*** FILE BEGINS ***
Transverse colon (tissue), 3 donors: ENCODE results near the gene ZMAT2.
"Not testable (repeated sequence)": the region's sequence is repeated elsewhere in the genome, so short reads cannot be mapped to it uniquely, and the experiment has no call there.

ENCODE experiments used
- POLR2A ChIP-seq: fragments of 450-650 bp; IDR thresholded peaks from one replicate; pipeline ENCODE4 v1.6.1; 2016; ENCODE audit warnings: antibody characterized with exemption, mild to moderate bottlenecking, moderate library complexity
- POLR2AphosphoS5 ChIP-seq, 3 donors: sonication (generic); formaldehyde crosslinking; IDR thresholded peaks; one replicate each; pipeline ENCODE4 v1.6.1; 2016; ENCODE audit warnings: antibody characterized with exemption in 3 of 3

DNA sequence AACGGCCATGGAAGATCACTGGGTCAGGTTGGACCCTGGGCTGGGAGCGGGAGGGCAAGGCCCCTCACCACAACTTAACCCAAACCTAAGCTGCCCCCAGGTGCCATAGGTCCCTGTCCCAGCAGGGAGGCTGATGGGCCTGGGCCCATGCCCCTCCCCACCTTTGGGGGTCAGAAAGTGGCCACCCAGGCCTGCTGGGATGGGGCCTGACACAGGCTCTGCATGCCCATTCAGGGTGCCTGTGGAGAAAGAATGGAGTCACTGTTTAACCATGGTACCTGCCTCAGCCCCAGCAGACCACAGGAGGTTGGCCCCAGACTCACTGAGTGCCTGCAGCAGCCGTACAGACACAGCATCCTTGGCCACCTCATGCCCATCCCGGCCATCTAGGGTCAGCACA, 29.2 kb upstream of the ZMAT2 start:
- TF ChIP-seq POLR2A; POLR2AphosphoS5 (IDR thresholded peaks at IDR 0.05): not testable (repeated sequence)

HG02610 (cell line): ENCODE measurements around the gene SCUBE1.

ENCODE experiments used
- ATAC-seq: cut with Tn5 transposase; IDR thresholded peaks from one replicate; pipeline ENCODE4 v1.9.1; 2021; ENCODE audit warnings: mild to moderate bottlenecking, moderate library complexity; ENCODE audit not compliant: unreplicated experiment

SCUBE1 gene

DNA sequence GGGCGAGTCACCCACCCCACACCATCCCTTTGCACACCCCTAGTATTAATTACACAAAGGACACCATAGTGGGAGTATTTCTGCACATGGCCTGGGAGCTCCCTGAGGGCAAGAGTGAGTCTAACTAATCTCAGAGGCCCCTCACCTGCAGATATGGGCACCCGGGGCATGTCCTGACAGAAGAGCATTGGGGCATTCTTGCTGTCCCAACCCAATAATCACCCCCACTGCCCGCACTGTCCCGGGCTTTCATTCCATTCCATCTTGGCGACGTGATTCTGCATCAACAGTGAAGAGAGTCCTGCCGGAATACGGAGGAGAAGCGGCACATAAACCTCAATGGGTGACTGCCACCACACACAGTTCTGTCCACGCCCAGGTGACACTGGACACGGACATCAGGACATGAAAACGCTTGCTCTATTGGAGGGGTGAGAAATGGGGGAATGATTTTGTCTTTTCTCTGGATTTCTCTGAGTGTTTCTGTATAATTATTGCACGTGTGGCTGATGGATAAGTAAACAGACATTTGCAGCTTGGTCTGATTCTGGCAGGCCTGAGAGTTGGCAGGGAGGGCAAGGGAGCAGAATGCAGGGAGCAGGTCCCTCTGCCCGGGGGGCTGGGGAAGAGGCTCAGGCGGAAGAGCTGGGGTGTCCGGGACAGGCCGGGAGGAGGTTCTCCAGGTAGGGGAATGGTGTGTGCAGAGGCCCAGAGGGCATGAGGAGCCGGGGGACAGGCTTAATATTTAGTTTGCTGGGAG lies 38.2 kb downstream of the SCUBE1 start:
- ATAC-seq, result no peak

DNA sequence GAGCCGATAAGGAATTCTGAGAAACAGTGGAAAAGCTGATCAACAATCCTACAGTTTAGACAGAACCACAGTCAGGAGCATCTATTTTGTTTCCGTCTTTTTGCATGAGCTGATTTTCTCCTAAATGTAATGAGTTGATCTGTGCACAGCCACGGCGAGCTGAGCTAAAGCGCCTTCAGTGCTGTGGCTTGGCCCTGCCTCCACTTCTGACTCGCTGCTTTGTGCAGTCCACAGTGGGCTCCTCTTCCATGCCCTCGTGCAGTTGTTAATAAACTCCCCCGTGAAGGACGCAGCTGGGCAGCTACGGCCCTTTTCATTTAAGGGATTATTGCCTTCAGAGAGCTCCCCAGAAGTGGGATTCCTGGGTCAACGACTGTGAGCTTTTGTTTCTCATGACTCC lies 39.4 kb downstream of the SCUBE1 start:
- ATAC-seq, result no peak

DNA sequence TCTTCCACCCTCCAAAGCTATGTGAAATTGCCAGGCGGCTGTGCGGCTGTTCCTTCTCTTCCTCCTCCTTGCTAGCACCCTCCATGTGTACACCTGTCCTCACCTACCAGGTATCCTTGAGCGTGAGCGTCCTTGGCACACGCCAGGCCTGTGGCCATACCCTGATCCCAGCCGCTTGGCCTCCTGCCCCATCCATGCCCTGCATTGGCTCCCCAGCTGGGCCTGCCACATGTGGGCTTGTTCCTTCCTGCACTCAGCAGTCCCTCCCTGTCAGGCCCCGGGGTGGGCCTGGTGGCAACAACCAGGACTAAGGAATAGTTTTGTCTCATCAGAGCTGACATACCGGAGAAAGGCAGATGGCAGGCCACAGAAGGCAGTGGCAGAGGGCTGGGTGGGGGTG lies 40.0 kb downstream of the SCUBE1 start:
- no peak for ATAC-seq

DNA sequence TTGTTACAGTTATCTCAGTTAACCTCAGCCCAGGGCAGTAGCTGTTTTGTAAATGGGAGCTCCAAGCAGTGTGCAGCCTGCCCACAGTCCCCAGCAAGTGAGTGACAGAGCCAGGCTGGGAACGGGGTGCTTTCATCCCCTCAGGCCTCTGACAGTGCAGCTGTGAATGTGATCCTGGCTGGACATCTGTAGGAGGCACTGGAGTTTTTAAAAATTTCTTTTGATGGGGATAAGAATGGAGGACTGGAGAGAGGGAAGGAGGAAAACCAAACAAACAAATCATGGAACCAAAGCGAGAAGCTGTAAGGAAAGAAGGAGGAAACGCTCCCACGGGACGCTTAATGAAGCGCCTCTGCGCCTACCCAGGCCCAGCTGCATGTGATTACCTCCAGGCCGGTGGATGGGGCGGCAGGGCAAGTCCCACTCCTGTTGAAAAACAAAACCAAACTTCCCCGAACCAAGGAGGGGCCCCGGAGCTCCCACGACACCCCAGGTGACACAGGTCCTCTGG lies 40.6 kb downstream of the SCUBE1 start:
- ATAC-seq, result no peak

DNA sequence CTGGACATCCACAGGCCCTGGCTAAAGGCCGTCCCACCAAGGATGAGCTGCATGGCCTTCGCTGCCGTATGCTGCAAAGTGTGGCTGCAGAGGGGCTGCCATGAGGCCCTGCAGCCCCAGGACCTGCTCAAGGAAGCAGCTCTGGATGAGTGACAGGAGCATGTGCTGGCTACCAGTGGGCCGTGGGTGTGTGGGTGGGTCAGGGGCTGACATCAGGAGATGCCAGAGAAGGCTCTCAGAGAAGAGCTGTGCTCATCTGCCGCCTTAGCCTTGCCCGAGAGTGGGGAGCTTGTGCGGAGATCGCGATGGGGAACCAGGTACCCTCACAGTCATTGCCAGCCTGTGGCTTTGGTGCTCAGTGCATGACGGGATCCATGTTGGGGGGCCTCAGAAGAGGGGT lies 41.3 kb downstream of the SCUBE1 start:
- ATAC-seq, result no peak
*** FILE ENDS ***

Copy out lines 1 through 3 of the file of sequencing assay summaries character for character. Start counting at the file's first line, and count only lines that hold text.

Transverse colon (tissue), 3 donors: ENCODE results near the gene ZMAT2.
"Not testable (repeated sequence)": the region's sequence is repeated elsewhere in the genome, so short reads cannot be mapped to it uniquely, and the experiment has no call there.

ENCODE experiments used